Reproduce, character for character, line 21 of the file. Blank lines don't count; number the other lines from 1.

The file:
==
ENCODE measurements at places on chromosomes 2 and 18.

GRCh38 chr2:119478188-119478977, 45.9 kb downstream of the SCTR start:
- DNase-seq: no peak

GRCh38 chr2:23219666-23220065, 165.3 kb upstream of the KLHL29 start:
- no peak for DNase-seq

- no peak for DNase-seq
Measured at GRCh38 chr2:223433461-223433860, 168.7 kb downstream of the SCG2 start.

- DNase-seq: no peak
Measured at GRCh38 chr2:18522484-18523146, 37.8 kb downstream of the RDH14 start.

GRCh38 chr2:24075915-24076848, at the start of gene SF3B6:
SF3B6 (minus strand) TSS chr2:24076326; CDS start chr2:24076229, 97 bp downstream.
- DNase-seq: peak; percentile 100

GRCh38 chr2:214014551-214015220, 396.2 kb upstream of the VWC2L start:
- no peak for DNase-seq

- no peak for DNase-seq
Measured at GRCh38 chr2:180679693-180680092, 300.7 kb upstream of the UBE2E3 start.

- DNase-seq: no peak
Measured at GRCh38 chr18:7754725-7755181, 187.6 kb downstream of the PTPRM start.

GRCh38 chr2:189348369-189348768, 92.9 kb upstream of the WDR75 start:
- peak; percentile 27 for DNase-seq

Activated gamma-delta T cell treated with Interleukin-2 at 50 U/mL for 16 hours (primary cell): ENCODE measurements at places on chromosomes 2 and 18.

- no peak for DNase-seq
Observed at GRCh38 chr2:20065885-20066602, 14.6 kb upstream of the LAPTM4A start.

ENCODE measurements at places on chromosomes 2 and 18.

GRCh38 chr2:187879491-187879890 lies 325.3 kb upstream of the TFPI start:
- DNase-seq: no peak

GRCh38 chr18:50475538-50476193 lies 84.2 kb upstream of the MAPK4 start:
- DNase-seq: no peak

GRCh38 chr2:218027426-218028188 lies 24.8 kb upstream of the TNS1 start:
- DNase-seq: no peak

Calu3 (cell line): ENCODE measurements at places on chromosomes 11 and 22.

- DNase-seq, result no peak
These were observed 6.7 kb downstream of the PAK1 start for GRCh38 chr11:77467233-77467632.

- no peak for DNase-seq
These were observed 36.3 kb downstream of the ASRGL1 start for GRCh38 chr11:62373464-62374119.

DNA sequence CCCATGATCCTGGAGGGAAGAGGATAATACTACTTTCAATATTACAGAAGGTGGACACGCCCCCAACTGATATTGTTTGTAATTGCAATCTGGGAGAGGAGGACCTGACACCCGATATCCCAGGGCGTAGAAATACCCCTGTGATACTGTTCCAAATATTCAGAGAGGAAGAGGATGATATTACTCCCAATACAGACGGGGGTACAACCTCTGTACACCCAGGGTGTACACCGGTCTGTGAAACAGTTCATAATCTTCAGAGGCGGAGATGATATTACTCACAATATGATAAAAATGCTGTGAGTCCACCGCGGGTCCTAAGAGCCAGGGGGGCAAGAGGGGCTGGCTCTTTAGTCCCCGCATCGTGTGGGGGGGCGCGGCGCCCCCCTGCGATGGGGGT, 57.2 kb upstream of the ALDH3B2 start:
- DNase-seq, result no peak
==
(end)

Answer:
Activated gamma-delta T cell treated with Interleukin-2 at 50 U/mL for 16 hours (primary cell): ENCODE measurements at places on chromosomes 2 and 18.